The fact that investigative journalism exists and its practitioners are very highly respected speaks volumes about what journalists (and the public) think of PR officers. Dig around a little. If you find some mess and publish it, you’re public hero #1. No, that’s mostly the PR officer’s employer’s fault. Its not really their fault other than the fact that their ideals include “tell the truth” =p

On the other hand, my PR notes have sentences that read:

“…in editorials around the country, the media debated its own role in escalating the scare and subjecting business and consumers to the fear and disruption of unsubstantiated product tampering claims.”

--(On media coverage of copycat complaints during the 1993 Pepsi Syringe Scare)

“All you have to do is: know reporters deadlines; recognize how they like to be pitched; tell the truth; and always be available. Pretty simple, right?”

-- On media relations

I can’t help but think the the first quote was written with a sense of satisfaction, and the second… I’m not sure what to say of it.

I’m not sure how will I benefit from this revelation either. Maybe I’ll come to appreciate better when I actually go to work, or maybe even next morning once I get some badly needed bedtime. Nonetheless, It is an interesting observation.

Its nice to see both sides of the coin.

Sunday, March 01, 2009

Crime and punishment

I was on my way to the lunch, and to buy some stationary to “modify” my keyboard a little.

It should have been a brisk walk, a short route which I had taken many many times before. Unfortunately, not this time.

At Jalan Menara Gading 1, the rows of shop houses right in front of my uni, and right between the uni and its off-campus hostel, a mob was in the process of smashed anything made of glass at a hair saloon. Their hands armed with sticks, their faces covered by a motorcycle helmet with its visor lowered. A few of the gang waited outside with their getaway motorcycles keeping watch.

I stood on the opposite side of the road with other spectators. All shaking their heads, all crossing their arms, all clucking their tongues, and all powerless. How many people? How many motorcycles? I don’t know. I was frightened.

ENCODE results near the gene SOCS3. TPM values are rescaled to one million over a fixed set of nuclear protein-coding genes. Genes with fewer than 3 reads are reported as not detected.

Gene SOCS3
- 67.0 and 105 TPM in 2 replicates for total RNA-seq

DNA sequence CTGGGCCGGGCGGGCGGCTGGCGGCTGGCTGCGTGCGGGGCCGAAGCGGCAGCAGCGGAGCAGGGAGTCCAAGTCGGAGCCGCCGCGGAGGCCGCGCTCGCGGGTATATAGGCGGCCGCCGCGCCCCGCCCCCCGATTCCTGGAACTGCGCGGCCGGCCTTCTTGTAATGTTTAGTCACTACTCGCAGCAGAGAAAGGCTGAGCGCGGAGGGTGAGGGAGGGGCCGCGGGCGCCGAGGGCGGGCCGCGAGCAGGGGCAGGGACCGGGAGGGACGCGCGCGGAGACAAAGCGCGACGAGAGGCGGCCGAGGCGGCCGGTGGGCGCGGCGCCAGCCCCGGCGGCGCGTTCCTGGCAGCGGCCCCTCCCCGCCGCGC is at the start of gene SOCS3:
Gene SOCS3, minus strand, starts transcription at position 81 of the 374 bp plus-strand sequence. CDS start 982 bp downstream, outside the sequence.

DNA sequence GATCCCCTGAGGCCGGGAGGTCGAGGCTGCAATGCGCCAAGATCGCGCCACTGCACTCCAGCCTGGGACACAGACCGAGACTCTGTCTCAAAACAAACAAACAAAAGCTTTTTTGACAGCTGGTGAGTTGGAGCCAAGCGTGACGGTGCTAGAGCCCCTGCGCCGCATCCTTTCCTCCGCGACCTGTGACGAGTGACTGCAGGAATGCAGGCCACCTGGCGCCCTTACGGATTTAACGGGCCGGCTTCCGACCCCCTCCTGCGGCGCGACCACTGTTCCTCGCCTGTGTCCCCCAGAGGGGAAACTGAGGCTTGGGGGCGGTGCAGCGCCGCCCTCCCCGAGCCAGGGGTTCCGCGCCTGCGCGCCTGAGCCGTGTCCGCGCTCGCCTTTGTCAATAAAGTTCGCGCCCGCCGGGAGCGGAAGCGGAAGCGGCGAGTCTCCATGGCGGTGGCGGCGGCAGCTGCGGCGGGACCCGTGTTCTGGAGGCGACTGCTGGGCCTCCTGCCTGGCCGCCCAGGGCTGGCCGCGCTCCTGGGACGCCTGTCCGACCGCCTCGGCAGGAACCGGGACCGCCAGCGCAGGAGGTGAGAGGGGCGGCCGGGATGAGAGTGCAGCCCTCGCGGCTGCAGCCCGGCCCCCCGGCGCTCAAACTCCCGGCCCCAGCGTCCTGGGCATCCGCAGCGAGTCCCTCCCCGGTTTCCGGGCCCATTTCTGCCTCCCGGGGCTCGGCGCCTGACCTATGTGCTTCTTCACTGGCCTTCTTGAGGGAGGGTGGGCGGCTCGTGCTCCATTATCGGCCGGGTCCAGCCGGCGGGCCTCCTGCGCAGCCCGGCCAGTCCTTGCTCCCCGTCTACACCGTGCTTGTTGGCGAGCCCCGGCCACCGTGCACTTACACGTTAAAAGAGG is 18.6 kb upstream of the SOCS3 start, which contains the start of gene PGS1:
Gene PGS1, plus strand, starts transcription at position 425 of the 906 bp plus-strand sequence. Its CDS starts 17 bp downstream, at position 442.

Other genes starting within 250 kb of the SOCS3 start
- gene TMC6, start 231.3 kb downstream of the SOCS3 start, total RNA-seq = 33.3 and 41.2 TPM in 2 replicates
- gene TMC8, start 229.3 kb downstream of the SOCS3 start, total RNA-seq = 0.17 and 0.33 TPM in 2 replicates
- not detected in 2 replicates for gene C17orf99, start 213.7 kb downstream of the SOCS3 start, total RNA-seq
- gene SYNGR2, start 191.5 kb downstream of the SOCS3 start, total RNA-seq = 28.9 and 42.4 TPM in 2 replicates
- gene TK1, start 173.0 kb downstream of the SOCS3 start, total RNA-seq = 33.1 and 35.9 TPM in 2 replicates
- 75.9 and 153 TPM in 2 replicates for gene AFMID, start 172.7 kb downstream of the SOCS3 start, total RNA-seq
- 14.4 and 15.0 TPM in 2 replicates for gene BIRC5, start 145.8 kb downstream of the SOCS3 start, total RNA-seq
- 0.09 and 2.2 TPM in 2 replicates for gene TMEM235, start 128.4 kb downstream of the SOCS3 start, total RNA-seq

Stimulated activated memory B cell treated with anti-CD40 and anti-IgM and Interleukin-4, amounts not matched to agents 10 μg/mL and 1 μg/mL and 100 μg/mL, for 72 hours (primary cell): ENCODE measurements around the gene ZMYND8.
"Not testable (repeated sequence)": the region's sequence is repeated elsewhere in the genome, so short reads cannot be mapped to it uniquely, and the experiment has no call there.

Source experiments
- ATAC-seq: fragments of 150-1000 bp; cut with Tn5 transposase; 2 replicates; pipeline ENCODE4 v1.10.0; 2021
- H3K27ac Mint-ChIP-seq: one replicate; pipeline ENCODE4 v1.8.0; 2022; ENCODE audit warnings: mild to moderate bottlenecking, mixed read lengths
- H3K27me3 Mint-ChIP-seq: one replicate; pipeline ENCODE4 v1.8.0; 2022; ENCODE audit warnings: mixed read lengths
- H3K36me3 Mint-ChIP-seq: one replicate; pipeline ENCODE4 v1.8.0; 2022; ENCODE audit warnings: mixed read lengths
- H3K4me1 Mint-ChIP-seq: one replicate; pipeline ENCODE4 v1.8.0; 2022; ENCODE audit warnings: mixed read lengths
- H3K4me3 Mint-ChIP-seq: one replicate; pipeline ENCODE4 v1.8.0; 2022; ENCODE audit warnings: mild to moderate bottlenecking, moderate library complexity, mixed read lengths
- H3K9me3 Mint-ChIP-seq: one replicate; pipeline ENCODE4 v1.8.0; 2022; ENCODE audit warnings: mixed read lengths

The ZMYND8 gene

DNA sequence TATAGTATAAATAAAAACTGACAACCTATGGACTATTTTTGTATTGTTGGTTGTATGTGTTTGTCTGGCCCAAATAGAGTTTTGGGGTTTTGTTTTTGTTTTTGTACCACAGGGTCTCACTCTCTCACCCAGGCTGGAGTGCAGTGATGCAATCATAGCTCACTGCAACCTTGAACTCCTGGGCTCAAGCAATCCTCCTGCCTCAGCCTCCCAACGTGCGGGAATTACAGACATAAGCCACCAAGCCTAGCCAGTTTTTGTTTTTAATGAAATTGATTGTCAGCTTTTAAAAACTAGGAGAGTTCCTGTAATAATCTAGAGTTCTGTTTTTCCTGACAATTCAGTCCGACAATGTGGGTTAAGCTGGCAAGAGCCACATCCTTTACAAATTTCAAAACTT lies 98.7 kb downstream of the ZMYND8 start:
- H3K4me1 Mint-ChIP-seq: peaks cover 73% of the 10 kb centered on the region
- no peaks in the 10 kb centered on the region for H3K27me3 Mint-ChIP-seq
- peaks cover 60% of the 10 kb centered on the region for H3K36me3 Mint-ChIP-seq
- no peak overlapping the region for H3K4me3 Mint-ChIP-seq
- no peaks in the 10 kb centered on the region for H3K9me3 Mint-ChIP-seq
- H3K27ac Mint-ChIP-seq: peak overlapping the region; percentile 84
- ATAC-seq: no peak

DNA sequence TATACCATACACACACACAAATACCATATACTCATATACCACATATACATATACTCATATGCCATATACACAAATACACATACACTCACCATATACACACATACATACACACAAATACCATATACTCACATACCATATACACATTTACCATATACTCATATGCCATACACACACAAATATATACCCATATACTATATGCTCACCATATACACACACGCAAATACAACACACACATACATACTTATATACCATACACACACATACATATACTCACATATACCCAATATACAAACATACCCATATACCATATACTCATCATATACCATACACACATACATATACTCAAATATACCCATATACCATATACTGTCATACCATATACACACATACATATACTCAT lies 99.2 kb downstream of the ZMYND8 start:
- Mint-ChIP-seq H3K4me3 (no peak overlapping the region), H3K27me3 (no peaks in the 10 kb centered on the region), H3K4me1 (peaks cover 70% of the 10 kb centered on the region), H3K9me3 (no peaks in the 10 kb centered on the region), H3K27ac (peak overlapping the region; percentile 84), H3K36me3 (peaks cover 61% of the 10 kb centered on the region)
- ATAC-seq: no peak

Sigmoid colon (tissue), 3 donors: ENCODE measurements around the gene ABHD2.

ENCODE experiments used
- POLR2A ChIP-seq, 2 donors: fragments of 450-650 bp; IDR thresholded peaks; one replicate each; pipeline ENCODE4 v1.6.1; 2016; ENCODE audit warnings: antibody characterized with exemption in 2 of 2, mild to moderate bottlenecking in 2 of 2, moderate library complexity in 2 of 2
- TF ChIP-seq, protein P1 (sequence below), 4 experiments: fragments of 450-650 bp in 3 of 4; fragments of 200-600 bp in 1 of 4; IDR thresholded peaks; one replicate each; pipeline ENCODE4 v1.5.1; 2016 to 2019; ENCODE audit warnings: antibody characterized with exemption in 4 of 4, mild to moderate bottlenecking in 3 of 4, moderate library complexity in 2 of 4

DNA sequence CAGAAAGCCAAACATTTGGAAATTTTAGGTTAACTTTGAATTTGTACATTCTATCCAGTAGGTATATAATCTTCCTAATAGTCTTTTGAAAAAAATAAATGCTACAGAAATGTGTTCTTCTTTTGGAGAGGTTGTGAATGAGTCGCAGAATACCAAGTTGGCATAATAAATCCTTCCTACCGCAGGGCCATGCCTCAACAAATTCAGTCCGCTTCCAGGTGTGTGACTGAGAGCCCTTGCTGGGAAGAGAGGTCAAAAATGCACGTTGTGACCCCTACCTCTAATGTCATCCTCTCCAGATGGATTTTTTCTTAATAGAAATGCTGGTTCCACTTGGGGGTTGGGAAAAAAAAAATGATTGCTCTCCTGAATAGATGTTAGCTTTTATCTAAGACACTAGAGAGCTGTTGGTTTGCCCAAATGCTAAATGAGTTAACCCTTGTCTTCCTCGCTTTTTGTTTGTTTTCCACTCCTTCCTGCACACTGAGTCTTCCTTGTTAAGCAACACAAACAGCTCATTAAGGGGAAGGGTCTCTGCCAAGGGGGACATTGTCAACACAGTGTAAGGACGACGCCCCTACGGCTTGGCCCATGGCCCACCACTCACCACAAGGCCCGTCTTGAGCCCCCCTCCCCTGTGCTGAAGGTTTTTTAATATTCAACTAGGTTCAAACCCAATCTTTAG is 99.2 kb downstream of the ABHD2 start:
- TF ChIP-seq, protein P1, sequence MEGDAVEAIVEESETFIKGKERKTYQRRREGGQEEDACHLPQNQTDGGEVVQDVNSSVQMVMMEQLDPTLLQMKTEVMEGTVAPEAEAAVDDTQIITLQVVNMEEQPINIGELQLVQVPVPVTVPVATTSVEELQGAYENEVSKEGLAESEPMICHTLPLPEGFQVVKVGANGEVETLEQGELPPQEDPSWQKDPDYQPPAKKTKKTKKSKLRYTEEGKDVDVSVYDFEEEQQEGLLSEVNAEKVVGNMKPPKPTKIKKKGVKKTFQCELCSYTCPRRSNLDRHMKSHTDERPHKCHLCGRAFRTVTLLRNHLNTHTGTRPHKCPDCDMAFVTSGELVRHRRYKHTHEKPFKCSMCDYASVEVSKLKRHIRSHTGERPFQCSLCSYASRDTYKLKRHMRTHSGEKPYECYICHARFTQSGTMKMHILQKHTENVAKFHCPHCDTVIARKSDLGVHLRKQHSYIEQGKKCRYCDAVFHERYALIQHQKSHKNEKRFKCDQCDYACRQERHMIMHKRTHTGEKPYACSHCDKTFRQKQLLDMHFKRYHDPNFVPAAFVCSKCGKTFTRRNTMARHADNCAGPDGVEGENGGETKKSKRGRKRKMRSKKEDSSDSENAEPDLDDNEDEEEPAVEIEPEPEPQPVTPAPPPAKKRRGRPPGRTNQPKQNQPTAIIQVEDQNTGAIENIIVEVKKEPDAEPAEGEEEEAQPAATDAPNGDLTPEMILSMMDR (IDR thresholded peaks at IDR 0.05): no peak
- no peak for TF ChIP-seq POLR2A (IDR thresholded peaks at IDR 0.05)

Where’s my camera? At home. And no, not even a handphone camera would do. The trouble with cameras is that they’re too conspicuous unless I can find a well-hidden vantage point. They have lookouts don’t they? Police? They look like they’re wrapping up. No chance of getting here in time. What should I do? What should I do?

One of the mobsters gave one final whack and the shop window, and they’re on their way out.

I continued on my journey think of what I just say. Before I even take a turn into the next street, a snatch theft. I’m certainly familiar with this one. The victim was a girl, mercifully unhurt although I’m not sure if the robbery was successful. In fact I wouldn’t have seen it at all if she didn’t shriek. Someone gave chase.

I continued on.

What could I have done?

In hindsight, I should have at least went into the shop and see if anybody was hurt. I had first aid training didn’t I? Pfft… idiot. Perhaps I could at least try to commit to license plate numbers to memory, but I didn’t even attempt to move to somewhere I could see it. Pfft… coward.

Sigh… what a day. 45 mins later when I paid for my food, my hands were still trembling in fear. I wonder if the cashier noticed.

Gun lobbyist have long argued that an armed citizenry is the solution to this, because the act of calling law enforcement officers by itself is a risky act, never mind waiting for them to show up. Personally, I think this would create more problems than it would solve. Besides, crooks would always came prepared and with the element of surprise.

I feel it is unlikely for the perpetrators of what I have witnessed today would ever get caught. At least, not for today’s incident.

In a society where law enforcement is lax and the police has zero credibility in every area except crowd control and suppressing demonstrations, who can fault me for finding the idea of an armed citizenry tempting for a moment. Hope is scarce when the outlaws would always have the edge against the inlaws (pardon the pun), yet I’d hate to see it descend into the darkness called “state of nature”.

I wonder what happened behind the scenes to have inspired such violence. But more importantly I wonder:

What should I have done?

What should we do?

Nothing feels as helpless as witnessing an injustice yet powerless to do anything about it, whether bystander or victim.



Sigh… I need a hug.